Provider switch likely to save school district more than $190,000 a year
The Cedar Grove-Belgium School Board and teachers union have agreed to switch to a private health insurance provider to help offset an 8.4% cut in state aid and a 9.7% increase in the cost of health insurance.
The union and board both voted last Friday to switch from WEA Trust to Humana, days before teacher contract negotiations were to start.
Switching health carriers will save the district about $190,000 this year, Supt. Steve Shaw said. District officials expect to lose more than $600,000 in state aid under Gov. Scott Walker’s proposed budget.
Shaw said Friday was one of his “happier days,” and praised the teachers for their commitment.
“I think it shows that they’re great team players. They’re part of our district instead of just employees of the district,” he said.
The School Board approved switching health insurance carriers, 6-0. Board president Jim Lautenschlaeger echoed Shaw’s thoughts.
“I would say that the teachers understand the budgetary restraints that we face and are helping us balance the budget. Without their help in this, we would be facing challenging times,” Lautenschlaeger said. “We have the best teachers and I am proud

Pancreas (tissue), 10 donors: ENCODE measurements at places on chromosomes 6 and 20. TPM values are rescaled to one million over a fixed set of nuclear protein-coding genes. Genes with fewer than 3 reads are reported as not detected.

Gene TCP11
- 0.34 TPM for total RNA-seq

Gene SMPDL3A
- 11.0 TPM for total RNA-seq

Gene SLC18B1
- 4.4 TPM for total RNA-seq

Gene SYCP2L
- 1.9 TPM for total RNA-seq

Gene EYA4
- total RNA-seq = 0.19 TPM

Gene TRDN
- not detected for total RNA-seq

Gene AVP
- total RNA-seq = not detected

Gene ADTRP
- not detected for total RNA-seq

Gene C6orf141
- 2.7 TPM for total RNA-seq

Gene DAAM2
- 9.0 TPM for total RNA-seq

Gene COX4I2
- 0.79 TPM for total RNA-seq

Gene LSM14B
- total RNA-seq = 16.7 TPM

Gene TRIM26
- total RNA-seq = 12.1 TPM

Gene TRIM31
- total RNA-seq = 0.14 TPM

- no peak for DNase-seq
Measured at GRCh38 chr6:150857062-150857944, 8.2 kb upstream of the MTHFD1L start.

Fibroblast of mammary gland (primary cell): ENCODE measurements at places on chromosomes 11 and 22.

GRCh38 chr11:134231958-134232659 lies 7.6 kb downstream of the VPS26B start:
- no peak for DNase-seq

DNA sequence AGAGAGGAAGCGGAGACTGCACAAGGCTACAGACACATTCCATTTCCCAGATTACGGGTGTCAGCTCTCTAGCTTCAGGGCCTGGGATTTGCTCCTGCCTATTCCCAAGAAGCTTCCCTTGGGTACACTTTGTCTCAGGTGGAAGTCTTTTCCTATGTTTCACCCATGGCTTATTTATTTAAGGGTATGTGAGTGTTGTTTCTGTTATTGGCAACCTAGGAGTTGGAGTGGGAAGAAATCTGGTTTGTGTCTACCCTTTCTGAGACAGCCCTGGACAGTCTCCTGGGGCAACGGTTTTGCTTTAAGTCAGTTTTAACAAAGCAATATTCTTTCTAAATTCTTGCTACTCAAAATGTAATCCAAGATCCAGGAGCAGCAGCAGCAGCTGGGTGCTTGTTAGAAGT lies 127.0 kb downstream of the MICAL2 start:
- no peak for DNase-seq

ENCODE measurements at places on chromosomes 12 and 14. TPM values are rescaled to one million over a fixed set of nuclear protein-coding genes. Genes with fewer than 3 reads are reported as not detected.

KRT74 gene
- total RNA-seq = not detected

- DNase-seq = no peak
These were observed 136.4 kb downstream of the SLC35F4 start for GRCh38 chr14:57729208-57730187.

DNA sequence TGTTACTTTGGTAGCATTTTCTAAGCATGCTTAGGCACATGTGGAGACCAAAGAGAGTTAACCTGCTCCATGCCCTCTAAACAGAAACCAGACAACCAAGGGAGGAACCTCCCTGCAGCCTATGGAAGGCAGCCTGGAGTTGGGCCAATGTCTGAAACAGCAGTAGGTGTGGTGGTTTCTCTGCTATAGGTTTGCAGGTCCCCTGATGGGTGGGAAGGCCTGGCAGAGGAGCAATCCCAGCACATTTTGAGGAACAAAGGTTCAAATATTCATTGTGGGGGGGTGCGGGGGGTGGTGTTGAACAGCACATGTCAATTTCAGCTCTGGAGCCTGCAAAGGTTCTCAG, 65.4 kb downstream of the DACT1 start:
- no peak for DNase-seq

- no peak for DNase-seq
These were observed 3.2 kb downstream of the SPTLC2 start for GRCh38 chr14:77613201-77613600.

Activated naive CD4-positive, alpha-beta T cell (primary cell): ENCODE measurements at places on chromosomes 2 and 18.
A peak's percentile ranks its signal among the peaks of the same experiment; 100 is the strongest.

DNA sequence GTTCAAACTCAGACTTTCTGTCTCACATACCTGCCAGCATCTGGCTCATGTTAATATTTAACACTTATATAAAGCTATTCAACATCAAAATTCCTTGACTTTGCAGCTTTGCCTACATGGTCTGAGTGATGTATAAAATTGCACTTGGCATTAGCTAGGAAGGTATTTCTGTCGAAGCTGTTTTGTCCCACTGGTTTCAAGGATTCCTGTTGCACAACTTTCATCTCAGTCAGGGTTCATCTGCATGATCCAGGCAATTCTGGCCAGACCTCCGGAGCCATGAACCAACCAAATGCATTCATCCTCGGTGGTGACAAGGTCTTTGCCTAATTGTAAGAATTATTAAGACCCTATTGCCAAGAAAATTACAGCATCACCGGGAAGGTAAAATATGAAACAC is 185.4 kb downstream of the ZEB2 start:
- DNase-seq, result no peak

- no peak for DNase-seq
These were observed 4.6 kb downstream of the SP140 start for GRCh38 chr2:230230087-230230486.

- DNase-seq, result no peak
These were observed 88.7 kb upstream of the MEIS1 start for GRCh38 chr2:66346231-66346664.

of the work that they do every day to teach the kids of Cedar Grove – Belgium.”
Scott Tipple, chief negotiator for the Cedar Grove-Belgium Education Association, said a “sizable majority” of the 85 teachers represented by the union voted in favor of the insurance switch. He said the teachers want to avoid layoffs, maintain class
sizes and work with the district.
“There’s recognition on both sides that no matter what happens with the budget-repair bill, there’s going to be a sizeable budget problem next year,” Tipple said. “This is us doing our part to help the district balance its budget.”
The Humana insurance plan has a $2,000 deductible for single coverage and a $4,000 deductible for the family plan. The school district will pay the first $1,500 for singles and $3,000 for families.
The WEA plan had $100 single and $200 family deductibles, Tipple said.
The new plan has no co-pays, and all preventative care is covered.
Tipple said he hopes the teachers’ willingness to switch to a less expensive health insurance plan will have an impact on contract negotiations, which were to start Wednesday.
What form those negotiations will take is unclear given the status of the budget-repair law, which is expected to be enacted soon. The Wisconsin Supreme Court on Tuesday cleared the way for the implementation of the law, ruling that legislators did
not violate the state’s Open Meetings Law when they hastily approved the measure in March.
The law will do away with most collective bargaining rights, allowing unions to negotiate only for wage increases up to the rate of inflation.
The budget-repair law would require public employees to pay at least 12% of their health insurance premium and half their pension contribution. The employee pension contribution alone is estimated to save Cedar Grove-Belgium $141,000 annually.
Currently teachers contribute nothing to their pensions.